Times Square is Still A Mammoth S#!+show — But NYC Can Learn from London

A common scene in Times Square — pedestrians crammed into tight space, while drivers rule the road. Photo: Clarence Eckerson Jr.
A common scene in Times Square — pedestrians crammed into tight space, while drivers rule the road. Photo: Clarence Eckerson Jr.

New York has done a world of good in Times Square — where a large pedestrian plaza offers respite from cars, and a place to sit, pause or meet friends.

But just outside the pedestrian zone is a total mess, especially just before and just after Broadway performances. Side streets are a constant cacophony of noise and unending gridlock with crowds pushed off inadequate sidewalks.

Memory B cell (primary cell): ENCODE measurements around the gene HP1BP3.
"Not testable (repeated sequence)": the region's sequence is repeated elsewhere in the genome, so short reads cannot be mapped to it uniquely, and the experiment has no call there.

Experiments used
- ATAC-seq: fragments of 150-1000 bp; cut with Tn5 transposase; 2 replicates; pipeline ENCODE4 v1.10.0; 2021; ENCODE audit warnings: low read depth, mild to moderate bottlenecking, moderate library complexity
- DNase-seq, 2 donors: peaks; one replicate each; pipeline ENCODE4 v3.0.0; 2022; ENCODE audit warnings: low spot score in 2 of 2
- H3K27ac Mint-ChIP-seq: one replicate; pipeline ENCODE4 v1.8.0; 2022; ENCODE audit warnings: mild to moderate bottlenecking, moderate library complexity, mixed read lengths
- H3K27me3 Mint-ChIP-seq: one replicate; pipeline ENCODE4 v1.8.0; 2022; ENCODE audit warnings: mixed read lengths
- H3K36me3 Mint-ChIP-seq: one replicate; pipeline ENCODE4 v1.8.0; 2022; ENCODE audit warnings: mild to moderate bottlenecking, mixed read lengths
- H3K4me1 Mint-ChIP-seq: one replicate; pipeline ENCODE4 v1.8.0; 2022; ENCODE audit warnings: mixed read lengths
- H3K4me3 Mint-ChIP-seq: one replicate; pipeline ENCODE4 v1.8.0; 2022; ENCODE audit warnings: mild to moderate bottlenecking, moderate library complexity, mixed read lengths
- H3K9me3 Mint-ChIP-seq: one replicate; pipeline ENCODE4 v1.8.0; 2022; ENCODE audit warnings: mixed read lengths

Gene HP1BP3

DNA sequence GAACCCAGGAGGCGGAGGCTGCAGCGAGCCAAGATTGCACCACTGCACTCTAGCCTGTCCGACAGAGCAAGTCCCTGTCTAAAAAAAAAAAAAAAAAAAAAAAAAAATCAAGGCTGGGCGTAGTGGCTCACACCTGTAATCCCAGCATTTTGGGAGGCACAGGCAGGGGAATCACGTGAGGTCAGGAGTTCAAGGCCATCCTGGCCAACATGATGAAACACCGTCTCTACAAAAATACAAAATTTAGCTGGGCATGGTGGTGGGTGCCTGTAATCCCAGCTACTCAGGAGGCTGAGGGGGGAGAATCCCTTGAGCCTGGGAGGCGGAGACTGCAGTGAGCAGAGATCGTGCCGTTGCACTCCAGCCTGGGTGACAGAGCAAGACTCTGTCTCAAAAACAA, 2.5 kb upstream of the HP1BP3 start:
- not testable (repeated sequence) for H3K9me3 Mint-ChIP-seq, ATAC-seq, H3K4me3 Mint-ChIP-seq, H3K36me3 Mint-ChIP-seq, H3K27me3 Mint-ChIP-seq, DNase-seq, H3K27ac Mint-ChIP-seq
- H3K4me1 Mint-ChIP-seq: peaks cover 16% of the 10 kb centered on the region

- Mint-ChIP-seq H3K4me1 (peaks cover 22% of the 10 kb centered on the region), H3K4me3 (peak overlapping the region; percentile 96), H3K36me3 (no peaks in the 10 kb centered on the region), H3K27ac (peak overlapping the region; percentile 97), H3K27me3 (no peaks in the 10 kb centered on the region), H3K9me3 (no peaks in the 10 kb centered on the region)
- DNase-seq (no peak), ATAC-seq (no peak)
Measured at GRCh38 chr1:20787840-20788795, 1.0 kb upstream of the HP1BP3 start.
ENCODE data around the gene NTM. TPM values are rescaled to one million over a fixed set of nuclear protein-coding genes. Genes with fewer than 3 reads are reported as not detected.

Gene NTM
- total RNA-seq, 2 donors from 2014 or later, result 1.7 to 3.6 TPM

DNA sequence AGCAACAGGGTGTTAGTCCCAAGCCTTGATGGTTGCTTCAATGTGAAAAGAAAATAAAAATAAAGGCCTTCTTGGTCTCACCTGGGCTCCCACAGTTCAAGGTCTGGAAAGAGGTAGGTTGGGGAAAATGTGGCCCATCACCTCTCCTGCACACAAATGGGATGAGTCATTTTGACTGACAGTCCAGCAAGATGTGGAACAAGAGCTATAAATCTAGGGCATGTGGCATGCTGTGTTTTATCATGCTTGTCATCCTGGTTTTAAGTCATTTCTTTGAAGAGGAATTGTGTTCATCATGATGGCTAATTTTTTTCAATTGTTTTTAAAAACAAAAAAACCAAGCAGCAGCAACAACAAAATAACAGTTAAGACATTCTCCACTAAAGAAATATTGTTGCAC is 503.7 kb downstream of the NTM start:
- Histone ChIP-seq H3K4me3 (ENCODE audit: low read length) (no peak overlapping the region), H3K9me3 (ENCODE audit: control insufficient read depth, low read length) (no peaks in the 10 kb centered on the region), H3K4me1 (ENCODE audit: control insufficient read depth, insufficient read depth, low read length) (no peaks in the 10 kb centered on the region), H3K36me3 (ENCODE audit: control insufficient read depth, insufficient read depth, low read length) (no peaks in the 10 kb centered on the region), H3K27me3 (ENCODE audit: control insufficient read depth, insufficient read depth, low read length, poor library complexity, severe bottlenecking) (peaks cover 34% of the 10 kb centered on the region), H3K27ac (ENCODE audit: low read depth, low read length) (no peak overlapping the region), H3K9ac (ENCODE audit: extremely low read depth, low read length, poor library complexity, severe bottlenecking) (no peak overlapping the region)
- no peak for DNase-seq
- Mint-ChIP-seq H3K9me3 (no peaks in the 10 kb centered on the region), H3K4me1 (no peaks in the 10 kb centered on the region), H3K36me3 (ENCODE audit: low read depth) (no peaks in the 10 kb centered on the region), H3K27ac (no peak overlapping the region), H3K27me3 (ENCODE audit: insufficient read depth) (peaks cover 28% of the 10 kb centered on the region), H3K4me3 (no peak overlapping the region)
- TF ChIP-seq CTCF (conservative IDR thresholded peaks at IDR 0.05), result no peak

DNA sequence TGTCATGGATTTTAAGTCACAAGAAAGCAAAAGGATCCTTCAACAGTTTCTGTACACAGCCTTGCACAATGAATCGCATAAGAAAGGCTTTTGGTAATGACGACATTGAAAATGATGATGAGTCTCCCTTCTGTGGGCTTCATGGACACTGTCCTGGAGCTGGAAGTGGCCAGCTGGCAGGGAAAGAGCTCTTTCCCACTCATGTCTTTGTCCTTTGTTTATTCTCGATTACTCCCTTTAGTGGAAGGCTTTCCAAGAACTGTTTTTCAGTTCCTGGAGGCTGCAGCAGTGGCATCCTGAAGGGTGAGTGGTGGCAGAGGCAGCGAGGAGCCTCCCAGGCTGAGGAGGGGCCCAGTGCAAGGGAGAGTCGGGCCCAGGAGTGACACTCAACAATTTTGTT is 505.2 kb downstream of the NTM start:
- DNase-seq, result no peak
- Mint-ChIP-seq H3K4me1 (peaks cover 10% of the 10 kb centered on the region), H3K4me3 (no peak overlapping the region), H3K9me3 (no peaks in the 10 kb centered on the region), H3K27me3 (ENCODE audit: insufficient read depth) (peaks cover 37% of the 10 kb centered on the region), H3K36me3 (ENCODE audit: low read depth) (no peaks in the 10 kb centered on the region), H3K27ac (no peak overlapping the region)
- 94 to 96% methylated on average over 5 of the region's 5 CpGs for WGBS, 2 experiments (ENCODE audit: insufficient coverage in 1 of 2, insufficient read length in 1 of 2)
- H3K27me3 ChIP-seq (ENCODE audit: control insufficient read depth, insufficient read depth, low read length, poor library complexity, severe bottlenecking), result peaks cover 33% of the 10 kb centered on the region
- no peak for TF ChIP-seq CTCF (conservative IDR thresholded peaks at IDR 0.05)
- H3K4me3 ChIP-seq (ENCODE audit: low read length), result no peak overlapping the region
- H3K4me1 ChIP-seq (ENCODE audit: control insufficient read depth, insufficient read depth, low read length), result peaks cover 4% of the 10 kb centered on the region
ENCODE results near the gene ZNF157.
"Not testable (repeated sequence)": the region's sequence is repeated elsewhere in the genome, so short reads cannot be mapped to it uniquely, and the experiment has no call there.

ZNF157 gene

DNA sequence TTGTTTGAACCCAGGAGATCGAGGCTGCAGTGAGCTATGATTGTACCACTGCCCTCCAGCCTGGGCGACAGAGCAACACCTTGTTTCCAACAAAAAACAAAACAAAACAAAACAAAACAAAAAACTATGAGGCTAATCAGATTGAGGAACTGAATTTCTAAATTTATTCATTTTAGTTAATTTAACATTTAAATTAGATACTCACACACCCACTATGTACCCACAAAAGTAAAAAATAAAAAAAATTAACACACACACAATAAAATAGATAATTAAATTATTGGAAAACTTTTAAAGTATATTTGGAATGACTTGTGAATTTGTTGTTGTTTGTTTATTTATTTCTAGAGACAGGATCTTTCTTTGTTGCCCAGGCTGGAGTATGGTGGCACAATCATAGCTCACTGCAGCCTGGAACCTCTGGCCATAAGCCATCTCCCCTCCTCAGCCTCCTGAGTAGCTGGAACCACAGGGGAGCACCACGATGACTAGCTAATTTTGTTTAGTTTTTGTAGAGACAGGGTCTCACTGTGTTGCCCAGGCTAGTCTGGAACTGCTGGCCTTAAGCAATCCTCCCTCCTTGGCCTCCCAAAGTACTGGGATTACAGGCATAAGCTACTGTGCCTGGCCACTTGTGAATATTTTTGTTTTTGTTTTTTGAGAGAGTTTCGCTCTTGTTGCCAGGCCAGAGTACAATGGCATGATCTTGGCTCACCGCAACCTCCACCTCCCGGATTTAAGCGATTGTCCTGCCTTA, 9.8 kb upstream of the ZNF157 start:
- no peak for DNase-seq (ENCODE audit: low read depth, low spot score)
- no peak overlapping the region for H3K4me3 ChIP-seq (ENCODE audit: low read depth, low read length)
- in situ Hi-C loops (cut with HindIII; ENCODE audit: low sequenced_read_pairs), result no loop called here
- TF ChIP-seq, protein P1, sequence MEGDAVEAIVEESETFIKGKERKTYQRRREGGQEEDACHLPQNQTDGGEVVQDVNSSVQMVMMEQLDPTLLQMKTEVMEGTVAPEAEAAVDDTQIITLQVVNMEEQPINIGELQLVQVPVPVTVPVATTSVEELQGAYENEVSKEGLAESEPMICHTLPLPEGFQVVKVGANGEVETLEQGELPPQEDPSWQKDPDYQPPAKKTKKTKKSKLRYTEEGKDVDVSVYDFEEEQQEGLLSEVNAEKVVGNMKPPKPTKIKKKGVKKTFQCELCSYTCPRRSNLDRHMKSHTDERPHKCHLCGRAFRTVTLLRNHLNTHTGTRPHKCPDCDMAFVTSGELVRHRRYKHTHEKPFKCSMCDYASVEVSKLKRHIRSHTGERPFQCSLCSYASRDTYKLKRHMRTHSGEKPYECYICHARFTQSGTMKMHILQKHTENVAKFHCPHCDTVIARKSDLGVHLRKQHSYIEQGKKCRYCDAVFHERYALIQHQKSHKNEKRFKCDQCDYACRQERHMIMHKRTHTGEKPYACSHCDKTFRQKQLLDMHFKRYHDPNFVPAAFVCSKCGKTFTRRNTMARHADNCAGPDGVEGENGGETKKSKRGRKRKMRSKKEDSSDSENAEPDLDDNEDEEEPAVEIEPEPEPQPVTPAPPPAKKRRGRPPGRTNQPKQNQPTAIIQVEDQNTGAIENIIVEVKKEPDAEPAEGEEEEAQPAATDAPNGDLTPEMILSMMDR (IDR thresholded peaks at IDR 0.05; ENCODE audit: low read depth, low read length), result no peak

It is, in short, what Streetsblog calls #DeblasiosChaos.

It doesn’t have to be this way, of course. We could easily have a network of slow pedestrian-priority avenues or completely car-free streets surrounding the theater district and leading to Times Square. The solution is very simple: give more road space to the people using the streets the most (pedestrians) and stop allowing car-drivers to park and clog the roadways. It should be an easy decision by the city.

In this film, Streetsblog Publisher Mark Gorton walks around Times Square and is appalled — and he talks about how London’s theater district provides a model for how we could solve this problem.

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